Tridentine mass (following)

I am very resistant to the Tridentine liturgy and I participate in it only if I have no alternative. However, I regret that the exchanges are limited to “for” and “against”. We pray to the same God; we celebrate the same sacraments so could we not try to understand each other better in order to come a little closer in time? (…) By seeking to understand each other better, could we not enrich ourselves further and better respond to the diversity of expectations? (…)



I read with great interest the pages of the “Courrier des frontières” concerning the motu proprio of Pope Francis on the liturgy. (The cross July 27, 28 and 29). I am surprised: many evoke rites, tradition and councils, but none underline that behind these debates there are essential theological questions: during his Passion, did Christ offer his life as a sacrifice to God? , his Father, to obtain for us the forgiveness of sins – Mass of Saint Pius V -, or did he offer his life to men to signify to them the mercy of his Father – as the accounts of the Last Supper tell us and in the Mass of Saint Paul VI? But is the liturgical reform completed?

Martin Pochon


If I find your analyzes very relevant, I regret that you place the responsibility for these divisions solely on the “traditional mass” as you put it on the front page of the July 21 edition. Indeed, the divisions arose when a second Mass appeared and, chronologically, this second Mass is the Mass of Paul VI, called “ordinary form”, and not the Mass of Saint Pius V, called “extraordinary form”. It is therefore the Mass of Paul VI resulting from Vatican II that divided the Church, and not the traditional Mass. And it is since that time that the churches have been emptied, causing critics of the liturgical reform to say: “Vatican II opened wide the doors of the Church, and all the faithful came out. “ A little nasty it is true. But a bit true all the same.

Marc Succar

To be continued


Via Francigena

The article on the Via Francigena of August 9 calls for some remarks and some clarifications. The AEVF (European Association of the Via Francigena) works for the renewal of the Via Francigena. To do this, it has a Council of Europe mission. It is not the only association to work in this direction. In France, the French Federation of the Via Francigena brings together pilgrim associations whose volunteer members work for the development of this pilgrimage route. These volunteers took a very active part in the preparation and running of the Road to Rome march. They accompanied the group of Italian walkers all along the route in France. They worked to sensitize the villages crossed, they organized small parties. They did everything they could to make this walk a success. They acted as they do for all the other pilgrim hikers who again take this pilgrimage route to Rome. (…)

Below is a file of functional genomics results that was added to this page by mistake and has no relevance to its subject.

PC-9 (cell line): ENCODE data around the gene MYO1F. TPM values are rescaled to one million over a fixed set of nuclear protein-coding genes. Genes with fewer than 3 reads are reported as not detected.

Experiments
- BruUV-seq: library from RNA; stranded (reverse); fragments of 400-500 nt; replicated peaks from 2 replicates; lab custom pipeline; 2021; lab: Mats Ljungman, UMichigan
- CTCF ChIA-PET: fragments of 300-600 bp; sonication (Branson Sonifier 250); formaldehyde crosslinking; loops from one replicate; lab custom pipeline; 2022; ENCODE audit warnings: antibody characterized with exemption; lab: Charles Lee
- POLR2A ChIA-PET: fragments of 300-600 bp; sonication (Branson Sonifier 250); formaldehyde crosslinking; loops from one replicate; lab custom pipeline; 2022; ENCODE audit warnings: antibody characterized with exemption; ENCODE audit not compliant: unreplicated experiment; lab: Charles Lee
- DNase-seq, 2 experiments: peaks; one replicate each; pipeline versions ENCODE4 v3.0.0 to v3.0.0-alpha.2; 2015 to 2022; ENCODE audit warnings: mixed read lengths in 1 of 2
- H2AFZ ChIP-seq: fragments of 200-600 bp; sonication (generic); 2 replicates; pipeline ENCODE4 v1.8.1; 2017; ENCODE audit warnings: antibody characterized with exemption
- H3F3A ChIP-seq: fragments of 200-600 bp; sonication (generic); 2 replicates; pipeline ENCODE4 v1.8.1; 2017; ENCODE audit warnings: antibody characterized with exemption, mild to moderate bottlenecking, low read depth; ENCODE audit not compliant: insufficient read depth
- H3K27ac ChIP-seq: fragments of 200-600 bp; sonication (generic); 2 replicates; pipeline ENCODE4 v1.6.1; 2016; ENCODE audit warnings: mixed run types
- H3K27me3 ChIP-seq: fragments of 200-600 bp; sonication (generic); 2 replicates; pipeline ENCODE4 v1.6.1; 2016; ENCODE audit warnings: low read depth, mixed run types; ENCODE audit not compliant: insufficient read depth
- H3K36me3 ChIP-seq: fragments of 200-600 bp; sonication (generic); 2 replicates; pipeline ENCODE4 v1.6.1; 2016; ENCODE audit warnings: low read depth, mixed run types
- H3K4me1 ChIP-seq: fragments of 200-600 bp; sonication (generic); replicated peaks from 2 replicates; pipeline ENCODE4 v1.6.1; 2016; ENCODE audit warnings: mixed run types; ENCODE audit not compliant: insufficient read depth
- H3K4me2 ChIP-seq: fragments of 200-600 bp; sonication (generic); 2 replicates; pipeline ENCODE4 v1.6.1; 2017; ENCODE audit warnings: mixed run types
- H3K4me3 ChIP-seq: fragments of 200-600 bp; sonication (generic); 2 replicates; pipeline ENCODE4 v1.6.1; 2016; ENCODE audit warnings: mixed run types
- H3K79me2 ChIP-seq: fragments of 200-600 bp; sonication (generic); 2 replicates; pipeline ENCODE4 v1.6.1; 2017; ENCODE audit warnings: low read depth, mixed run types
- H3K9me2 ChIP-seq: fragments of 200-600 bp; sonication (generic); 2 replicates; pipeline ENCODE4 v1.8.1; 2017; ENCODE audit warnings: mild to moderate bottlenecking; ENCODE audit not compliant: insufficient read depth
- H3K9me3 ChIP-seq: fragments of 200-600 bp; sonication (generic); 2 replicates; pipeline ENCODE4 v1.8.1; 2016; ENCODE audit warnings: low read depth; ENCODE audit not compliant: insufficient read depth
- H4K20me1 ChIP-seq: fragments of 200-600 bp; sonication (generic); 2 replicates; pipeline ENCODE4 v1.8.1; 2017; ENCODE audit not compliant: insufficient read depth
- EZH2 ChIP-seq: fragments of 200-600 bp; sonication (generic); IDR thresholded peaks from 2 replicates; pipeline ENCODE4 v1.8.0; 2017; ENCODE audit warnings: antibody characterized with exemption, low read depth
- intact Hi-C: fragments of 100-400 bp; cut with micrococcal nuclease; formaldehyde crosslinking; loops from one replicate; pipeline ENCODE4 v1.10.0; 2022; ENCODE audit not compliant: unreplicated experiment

Jean-Claude Paperin, secretary of the FFVF


Religious life

I have carefully read the pages concerning the vows and religious life (July 6 to 9). I am a brother of the Christian Schools. I absolutely do not find myself in your considerations. In canonical terms, my congregation is part of the “active” and “non-contemplative” orders (a somewhat arbitrary distinction, because it seems important to me to contemplate the action of the Lord day after day). Here is article 1er of our Constitutions: ” The Institute of the Brothers of the Christian Schools is a Society in which they profess to run schools free of charge. ” It is therefore not a question of a “state of perfection” for its members, but of a specific objective: “Running schools for free”, especially for the poorest children. The vows are going to be means to achieve this goal. Regarding the vow of poverty, you cannot understand the world of the poor if you do not belong to it yourself. The vow of poverty commits us to live in the world of the poor. Vow of chastity, we reserve our capacity for love and tenderness (which will not be limited to the family unit) to benefit the world of poor children, who so often lack love and tenderness. Vow of obedience: especially not “Obey like a corpse”. The vow of obedience engages the superior as well as the inferior. Both commit themselves, in a given situation, to discerning, if possible together, the will of the Lord. If after this effort of discernment, the points of view diverge, it is the point of view of the superior which is essential (for a good functioning of the company). (…)

Paul Fromy


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